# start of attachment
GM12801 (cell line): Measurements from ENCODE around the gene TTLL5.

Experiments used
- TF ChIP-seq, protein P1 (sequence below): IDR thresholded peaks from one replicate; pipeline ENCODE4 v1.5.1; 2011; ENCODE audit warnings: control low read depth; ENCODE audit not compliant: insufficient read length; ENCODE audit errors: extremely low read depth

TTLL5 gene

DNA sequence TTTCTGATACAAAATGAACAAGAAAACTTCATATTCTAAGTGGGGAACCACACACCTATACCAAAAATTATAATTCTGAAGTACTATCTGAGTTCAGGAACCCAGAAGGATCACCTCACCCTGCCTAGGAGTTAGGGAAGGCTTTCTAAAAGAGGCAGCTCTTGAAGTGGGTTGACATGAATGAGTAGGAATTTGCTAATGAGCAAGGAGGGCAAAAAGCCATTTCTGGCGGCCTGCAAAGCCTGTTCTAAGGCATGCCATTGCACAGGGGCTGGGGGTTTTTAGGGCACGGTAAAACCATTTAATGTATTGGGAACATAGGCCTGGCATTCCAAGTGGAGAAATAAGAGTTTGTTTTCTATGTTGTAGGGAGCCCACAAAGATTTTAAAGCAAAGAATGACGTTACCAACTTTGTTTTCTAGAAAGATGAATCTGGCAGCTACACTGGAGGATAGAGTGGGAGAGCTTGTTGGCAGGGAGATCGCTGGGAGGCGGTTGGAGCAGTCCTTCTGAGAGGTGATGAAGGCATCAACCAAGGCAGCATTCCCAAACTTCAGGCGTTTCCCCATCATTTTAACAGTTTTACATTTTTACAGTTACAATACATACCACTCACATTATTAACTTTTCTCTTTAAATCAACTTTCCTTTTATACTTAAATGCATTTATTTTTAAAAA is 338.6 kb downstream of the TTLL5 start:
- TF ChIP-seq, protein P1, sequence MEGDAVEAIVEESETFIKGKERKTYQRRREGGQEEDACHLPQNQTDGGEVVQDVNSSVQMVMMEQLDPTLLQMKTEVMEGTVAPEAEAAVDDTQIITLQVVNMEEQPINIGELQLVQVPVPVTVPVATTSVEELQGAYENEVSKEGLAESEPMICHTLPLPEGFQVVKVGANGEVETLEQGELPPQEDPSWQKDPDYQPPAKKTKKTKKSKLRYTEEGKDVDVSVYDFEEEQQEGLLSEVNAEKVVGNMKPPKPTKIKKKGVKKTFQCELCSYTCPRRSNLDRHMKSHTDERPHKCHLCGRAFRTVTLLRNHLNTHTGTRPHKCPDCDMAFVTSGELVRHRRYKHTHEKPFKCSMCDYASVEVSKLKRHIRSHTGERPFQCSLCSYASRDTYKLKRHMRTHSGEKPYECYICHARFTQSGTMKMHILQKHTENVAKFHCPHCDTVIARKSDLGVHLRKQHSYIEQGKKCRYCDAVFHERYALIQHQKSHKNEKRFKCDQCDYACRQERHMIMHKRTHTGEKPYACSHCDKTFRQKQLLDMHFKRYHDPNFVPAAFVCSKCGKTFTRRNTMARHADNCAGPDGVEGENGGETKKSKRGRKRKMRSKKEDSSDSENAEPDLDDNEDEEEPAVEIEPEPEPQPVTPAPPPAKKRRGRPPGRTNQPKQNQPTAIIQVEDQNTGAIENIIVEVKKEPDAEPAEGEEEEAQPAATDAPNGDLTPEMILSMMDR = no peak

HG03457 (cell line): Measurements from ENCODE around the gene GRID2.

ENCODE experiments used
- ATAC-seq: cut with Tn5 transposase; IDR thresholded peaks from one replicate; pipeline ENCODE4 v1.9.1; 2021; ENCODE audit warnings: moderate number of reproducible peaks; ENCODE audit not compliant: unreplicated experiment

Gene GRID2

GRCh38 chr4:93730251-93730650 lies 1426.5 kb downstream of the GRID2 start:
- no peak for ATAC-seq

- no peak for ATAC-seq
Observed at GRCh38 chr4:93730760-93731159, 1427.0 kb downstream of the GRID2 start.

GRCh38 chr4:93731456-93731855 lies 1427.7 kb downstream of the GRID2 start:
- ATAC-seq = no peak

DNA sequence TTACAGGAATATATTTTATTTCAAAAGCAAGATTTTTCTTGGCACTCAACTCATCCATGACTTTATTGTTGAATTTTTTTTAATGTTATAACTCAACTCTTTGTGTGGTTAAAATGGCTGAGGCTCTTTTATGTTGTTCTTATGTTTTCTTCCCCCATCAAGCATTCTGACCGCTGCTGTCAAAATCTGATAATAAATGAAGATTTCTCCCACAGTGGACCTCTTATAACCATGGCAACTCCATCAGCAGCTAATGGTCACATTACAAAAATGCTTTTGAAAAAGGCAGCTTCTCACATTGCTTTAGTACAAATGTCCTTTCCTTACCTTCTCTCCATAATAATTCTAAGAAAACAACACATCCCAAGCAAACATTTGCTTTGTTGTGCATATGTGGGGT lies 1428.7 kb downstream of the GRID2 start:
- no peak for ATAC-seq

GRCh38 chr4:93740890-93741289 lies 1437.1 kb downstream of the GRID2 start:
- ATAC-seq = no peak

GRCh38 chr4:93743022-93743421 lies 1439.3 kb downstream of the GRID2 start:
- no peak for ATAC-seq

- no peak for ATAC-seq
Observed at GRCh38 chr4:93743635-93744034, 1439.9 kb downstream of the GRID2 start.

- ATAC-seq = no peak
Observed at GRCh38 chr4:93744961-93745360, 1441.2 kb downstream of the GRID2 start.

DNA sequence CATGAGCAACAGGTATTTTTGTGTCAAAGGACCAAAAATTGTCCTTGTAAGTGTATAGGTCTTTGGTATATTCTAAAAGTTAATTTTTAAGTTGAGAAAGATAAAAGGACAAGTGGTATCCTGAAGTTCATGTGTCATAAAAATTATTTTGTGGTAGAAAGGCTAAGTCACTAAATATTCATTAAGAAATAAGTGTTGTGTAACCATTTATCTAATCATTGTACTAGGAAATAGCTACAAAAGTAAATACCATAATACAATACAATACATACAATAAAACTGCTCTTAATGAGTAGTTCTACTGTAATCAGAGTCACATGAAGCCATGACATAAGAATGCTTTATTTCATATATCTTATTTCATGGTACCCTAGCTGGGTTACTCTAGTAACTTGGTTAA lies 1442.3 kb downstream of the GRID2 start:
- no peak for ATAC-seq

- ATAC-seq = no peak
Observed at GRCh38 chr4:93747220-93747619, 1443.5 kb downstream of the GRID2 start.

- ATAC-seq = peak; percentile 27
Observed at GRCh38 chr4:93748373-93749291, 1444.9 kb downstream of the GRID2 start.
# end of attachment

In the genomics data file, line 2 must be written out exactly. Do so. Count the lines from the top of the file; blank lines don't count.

Experiments used